To that end, the She-Ra animated series was reworked to establish The Evil Horde as the main antagonists, despite the She-Ra toy-line being based around the feline-themed Catra as She-Ra's main enemy. Mattel banked on the She-Ra tie-in cartoon being able to promote the He-Man toy-line as well, despite She-Ra nominally being created to capitalize on a need within the market for girls' toys.
11 The mini-comics that came with her toys were sexist
Like the original He-Man toys, each She-Ra action figure came bundled with a mini-comic. Like the He-Man mini-comics, the world of the She-Ra mini-comics was quite different compared to the cartoon based on the toys. That is where the similarities end, however. While the world of the He-Man mini-comics was darker than the cartoons, seemingly drawn from the works of Howard and Frazetta, the She-Ra mini-comics were a neon feminist nightmare.
Rather than defending Etheria from the armies of a space-Nazi cyborg-vampire, the mini-comic's version of She-Ra concerned herself with thwarting the evil schemes of Catra. Said evil schemes usually involved stealing the affections of She-Ra's love interest, the bard Bow, but Catra also plotted to destroy the garden of the flower-loving Perfuma with magical weeds. She also once kidnapped talking fish with the intent of forcing them to perform in the water-park she was opening... to impress Bow.
10 She made in-store appearances to promote her toy line
Over thirty years after her cartoon originally aired, She-Ra is still a frequently sighted character at comic conventions and Halloween parties. Costumes based on the Princess of Power are still sold to this day and many cosplayers such as Alkali Layke (pictured above) have a She-Ra cosplay in their wardrobe.
The first women to dress as She-Ra and her friends didn't have it quite so easy. In order to promote the original She-Ra toy-line, Mattel hired actresses to play the parts of She-Ra, Glimmer, and Catra for a traveling road-show of appearances at toy stores around the country.
Janice Varney-Hamlin, former Director of Worldwide Marketing Fashion Dolls for Matte, noted with some amusement that many of the male employees at the Mattel offices just happened to stop by her office to say hello on the day the actresses were auditioning.
9 She was blamed for killing He-Man
All good things must come to an end and such was the case with He-Man's legendary sales. The Masters of The Universe line sold only $7 million worth of product in 1987, compared to $400 million in 1986.
Why the sudden drop-off? Dave Capper, Director of Marketing for Boys' Toys at Mattel, put the blame firmly on She-Ra. According to an interview with Capper in the Netflix documentary series The Toys That Made Us, Mattel received comments that the boys lost interest in He-Man when their sisters started running around shouting "I have the power!" as well.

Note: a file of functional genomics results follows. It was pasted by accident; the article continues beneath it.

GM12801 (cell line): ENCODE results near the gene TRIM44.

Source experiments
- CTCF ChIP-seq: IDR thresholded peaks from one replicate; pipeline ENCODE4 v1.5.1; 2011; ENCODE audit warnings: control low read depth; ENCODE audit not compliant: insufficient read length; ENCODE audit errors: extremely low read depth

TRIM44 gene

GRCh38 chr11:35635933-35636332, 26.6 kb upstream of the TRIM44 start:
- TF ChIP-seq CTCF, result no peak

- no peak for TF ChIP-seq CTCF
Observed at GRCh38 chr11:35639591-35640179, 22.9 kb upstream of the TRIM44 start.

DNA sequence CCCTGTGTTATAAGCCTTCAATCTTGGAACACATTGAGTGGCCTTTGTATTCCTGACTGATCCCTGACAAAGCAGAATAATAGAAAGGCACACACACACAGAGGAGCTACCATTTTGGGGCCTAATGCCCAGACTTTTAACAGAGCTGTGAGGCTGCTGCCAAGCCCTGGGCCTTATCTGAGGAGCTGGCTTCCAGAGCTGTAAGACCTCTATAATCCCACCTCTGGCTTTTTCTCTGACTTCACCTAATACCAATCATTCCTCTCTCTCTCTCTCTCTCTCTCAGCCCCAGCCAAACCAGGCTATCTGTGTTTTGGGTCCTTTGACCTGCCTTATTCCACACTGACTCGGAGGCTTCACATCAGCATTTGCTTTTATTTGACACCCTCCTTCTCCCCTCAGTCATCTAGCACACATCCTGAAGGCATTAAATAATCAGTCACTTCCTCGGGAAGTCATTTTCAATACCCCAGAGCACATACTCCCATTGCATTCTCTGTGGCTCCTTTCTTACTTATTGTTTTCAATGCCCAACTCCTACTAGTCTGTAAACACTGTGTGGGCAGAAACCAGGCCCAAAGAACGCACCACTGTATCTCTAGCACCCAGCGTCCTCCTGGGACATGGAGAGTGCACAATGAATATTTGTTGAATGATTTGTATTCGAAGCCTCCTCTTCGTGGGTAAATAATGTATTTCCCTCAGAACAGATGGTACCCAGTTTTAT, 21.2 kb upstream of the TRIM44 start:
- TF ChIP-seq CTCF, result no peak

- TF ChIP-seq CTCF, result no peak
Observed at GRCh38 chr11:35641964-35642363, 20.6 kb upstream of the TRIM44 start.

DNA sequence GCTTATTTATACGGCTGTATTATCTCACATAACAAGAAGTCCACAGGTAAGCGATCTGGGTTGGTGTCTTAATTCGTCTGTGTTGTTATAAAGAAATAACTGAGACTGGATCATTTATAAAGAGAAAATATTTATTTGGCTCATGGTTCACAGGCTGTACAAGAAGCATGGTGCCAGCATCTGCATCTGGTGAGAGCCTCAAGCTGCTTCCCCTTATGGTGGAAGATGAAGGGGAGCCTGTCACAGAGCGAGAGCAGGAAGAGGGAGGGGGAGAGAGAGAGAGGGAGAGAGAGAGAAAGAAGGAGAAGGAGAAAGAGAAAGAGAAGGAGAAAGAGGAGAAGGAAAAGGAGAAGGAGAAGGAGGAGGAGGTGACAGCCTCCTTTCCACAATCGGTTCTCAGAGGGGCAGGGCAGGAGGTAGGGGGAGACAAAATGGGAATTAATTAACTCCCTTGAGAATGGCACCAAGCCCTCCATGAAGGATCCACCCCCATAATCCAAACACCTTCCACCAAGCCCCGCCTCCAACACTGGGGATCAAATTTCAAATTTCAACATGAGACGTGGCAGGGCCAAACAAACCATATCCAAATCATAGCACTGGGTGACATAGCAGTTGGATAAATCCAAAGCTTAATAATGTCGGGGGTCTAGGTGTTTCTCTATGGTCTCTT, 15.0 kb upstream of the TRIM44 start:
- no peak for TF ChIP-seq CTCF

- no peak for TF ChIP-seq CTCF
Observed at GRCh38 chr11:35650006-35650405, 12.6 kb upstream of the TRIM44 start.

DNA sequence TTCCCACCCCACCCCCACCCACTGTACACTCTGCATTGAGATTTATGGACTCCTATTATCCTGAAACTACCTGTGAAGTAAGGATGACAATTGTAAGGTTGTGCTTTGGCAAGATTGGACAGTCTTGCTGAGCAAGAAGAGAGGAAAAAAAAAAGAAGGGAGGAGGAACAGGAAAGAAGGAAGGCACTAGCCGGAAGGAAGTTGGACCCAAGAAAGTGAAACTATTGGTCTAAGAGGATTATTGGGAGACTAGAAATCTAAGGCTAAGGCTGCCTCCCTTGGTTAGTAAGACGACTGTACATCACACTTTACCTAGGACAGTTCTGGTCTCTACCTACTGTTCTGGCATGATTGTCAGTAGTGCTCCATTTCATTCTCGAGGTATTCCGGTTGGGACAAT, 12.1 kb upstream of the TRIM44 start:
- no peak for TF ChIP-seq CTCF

Capper seems to be alone his analysis. Janice Varney-Hamlin, former Director of Worldwide Marketing Fashion Dolls for Mattel, called Capper's theory "the most ridiculous thing I have ever heard of." Mark Ellis, a former Mattel VP, suggested the real problem was Mattel overproducing new figures and not enough of the original line.
8 She had healing powers
It was shown repeatedly that She-Ra was every bit as strong as He-Man. Both characters performed amazing feats of strength in virtually every episode of their individual cartoons. In terms of sheer variety of superpowers, however, Princess Adora had her her twin brother beat easily.
One power which She-Ra displayed that He-Man did not was the ability to heal other people with a touch. She-Ra first displayed this power, much to He-Man's astonishment, in The Secret Of The Sword. While trying to comfort her flying unicorn mount, Swift Wind, who had been shot by a Horde trooper, She-Ra's hands began to glow, restoring Swift Wind to full health within seconds. She-Ra also used this power in the episode "The Unicorn King" in order to heal the injured wings of the titular unicorn king, Bright Wing.
7 She could communicate with animals telepathically
Another power that She-Ra possessed which her brother lacked was the ability to communicate telepathically with animals. She-Ra first displayed this ability in The Secret Of The Sword, when a group of enraged animals entered into The Great Rebellion's secret base deep within The Whispering Woods. Though the rebels were rightly fearful of the enraged bear leading the pack, She-Ra sensed the animal's noble intentions, calming the bear and explaining that the animals had come to lend their strength to the rebel's upcoming attack on The Evil Horde.
Unfortunately, She-Ra rarely used this ability in her animated series and never as a means of offense. Presumably she didn't want to risk hurting her animal friends. Curiously, She-Ra seemed to display this power even in her unpowered form as Princess Adora, who showed an ability for talking to animals in the episode "Jungle Fever".
6 The character of Huntara was based on Grace Jones
One of the grandest traditions in fantasy is for a villain to pit two heroes against each other after convincing one that the other is evil. Such was the case with Huntara - a master trapper and warrior Hordak recruited to capture She-Ra. Naturally, the truth was revealed and both heroines teamed against Hordak in the end.